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There seem to be two competing camps on Wendy Davis's presumed entry into the race to replace Rick Perry.  One camp can't conceal its excitement; the other can't conceal its skepticism.

To the first camp: Settle down.  The odds aren't THAT great.

To the second camp: Yes, it's Texas.  And yes, Wendy Davis has a chance.

As the title implies, winning this race, even for a candidate as skilled as Wendy Davis, is a longshot.  But there's a chance.  If I were putting odds on it, I would say something like 1-in-4 or 1-in-5: not great, but it could happen.

More below the fold...

Okay, so, I'll first address the reasons why this race is a longshot.  They're pretty short:

1.  It's Texas.
2.  Greg Abbott is the sitting Attorney General and is sitting on a $20 million campaign account.

There?  Okay.  Now, on to the reasons why this is winnable.

No, Wendy Davis's stance on reproductive rights is not as much of a handicap as you would think.  In fact, her stance on reproductive rights might not be a handicap at all.

For one, you could argue pretty accurately that Greg Abbott's stance on abortion rights is more out of the mainstream -- even in Texas! -- than Davis's.  Polling shows that Texans are close to being evenly divided on this issue, which isn't what you would expect given Republican politicians' hardline stance on the issue.

For another, abortion becoming a key issue in the campaign, particularly against a female candidate running as a champion of reproductive rights, basically ups the odds to infinity that a Republican candidate will say something stupid and/or offensive.  In fact, AG candidate Barry Smitherman has already done just that.

Plus, more than most people are aware, Texas's Republican coalition depends quite a bit on Kay Bailey Hutchison types, women who are moderately pro-choice but vote Republican for other reasons.  (Texas Democrats have the same problem with Hispanic voters who tend to be pro-life, but we'll get to them in a minute.)  For all of these reasons, making this election about abortion might not be the winning issue that Republicans think it is.

Greg Abbott isn't as strong a candidate as you think.  Abbott has been talked up as the heir apparent to Rick Perry, but basically every analysis I've read of why Abbott's chances are so good starts and ends with the size of his campaign account.  This is telling.

While George W. Bush concocted that whole "compassionate conservative" thing and Rick Perry basically followed in his footsteps, both coming off as well-meaning dolts in the process, Greg Abbott has none of that.  In short, Abbott is an abrasive asshole.  Now, you can argue accurately that Ted Cruz is an abrasive asshole and that didn't stop him from winning a Senate seat, but then Cruz wasn't facing a strong and well-funded Democratic candidate.  In fact, the Democrats essentially conceded the race to Cruz.  Assuming Davis gets into the race, that won't be the case here.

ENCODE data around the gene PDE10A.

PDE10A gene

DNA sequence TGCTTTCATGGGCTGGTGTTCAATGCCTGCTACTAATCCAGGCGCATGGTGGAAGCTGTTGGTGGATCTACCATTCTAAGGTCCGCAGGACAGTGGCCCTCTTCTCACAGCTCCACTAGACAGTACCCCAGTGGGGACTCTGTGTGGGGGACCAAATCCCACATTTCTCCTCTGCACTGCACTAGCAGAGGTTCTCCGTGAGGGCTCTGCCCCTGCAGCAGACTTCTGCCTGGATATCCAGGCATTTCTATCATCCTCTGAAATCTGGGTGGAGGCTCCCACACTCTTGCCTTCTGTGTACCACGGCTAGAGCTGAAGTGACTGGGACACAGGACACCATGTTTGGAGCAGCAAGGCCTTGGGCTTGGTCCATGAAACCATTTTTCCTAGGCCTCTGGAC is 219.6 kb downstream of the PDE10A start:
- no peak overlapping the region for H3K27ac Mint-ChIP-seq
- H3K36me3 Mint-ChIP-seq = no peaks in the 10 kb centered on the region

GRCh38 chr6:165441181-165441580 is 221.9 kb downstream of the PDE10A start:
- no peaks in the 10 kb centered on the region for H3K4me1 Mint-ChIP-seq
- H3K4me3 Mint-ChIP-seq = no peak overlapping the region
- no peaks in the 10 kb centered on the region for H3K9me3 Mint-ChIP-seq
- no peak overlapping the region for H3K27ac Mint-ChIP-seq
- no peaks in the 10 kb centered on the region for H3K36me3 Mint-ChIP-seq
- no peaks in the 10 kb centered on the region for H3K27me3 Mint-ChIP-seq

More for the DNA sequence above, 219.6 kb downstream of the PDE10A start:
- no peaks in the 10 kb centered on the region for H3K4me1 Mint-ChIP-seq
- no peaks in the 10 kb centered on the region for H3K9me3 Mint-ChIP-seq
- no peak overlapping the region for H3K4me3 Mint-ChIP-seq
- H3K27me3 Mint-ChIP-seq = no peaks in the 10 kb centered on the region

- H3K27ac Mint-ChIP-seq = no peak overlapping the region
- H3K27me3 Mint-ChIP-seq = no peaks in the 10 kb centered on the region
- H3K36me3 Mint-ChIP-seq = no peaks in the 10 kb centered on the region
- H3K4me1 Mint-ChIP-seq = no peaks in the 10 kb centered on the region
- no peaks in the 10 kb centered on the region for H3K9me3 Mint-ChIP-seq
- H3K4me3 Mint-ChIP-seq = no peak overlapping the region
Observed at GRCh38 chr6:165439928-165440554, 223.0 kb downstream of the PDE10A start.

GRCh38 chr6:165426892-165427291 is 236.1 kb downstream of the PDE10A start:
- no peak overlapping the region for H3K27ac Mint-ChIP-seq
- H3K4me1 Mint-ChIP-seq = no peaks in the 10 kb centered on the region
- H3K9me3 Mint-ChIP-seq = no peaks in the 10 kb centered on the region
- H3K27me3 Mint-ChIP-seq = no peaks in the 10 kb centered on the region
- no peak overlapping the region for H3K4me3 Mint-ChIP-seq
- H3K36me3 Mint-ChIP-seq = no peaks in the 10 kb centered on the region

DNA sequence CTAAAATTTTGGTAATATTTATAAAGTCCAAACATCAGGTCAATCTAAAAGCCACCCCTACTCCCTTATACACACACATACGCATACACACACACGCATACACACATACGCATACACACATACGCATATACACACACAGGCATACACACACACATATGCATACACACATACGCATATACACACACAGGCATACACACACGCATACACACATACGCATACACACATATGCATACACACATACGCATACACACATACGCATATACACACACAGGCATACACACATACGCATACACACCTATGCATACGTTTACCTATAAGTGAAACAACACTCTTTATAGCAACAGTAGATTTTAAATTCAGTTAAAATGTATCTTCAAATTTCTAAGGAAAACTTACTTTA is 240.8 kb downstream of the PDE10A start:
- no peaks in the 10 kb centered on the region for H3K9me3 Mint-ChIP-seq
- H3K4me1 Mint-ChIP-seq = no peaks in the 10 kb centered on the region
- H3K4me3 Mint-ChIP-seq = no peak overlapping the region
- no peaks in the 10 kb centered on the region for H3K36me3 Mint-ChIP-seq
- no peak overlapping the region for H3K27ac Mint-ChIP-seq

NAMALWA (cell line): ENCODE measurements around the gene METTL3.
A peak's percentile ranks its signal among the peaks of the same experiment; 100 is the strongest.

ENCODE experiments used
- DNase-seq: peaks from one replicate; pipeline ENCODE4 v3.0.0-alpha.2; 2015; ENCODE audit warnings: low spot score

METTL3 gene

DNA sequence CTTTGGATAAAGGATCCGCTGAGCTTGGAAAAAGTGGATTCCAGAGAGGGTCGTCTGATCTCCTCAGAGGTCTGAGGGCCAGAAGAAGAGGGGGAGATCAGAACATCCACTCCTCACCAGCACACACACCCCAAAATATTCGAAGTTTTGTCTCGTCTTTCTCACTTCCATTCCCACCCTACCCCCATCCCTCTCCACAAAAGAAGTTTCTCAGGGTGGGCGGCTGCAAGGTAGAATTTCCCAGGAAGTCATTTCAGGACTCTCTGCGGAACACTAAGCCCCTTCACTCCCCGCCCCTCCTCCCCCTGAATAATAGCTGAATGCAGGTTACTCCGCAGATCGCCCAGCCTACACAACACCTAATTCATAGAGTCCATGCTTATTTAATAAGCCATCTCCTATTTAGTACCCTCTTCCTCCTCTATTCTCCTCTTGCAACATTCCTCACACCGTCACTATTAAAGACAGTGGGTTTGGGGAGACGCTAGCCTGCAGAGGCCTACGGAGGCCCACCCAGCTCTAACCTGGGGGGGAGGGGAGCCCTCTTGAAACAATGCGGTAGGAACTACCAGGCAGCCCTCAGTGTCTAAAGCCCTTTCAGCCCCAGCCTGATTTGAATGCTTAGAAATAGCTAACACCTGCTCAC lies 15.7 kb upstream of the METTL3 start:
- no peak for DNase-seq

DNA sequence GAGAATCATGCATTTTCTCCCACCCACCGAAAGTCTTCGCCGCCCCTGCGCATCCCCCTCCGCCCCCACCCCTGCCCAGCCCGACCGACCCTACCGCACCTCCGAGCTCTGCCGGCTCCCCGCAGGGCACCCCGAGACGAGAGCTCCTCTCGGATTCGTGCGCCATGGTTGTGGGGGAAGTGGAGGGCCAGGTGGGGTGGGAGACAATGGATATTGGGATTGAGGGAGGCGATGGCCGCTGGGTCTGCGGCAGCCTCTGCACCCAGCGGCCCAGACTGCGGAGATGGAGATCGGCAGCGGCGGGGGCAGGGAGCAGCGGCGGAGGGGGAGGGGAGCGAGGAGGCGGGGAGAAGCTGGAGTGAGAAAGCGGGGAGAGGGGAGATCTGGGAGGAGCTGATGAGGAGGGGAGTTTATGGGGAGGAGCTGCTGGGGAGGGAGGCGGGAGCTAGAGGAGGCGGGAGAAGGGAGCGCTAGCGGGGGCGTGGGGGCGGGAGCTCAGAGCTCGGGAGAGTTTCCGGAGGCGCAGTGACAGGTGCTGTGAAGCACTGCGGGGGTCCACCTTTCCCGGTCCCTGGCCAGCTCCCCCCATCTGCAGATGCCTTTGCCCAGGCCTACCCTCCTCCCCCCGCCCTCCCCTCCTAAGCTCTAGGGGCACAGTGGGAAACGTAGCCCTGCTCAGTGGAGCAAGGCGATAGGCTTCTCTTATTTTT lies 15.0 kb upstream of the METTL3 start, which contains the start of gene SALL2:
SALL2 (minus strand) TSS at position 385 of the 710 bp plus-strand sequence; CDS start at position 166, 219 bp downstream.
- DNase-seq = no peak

And Davis will be giving Abbott something he hasn't really ever had: a credible opponent.  Abbott has been elected statewide four times (once to the state Supreme Court after being appointed by George W. Bush, and thrice as Attorney General) and he's only really faced one credible opponent in that whole time: then-Austin Mayor Kirk Watson, who ran against him for AG in 2002.  He's never had any primary opposition, and by that I mean he's literally been unopposed every time, not that he's never had a credible primary opponent.

This roughly describes how Texas manages to get Rick "Oops" Perry: the state party, at least up until 2010, largely was able to prevent intraparty fratricide, and the Democrats have mostly fielded weak candidates over the last couple of cycles.  Abbott hasn't really been tested, and nobody can really be sure how he'll perform under the spotlight of a Governor's race.  Yes, he's well-funded, but money can't make people like you, and unlike Cruz or even Perry I don't get the sense that a lot of the Republican rank-and-file really likes Greg Abbott.  He almost strikes me as David Dewhurst, but with a different set of problems.

What's more, as much as people talk about motivating "the base," here's a motivator: Greg Abbott has been loudly and publicly warring with the Obama Administration over whether or not the state should be allowed to make it harder for minorities to vote.  Just how do you think that's going to play with the Democratic base?  You might be skeptical of Davis's appeal to black and Hispanic voters, but don't forget that Democrats could also go the other route and get them riled up against Abbott.

In short, no, this isn't career suicide for Wendy Davis.  There is a way that this can be won.

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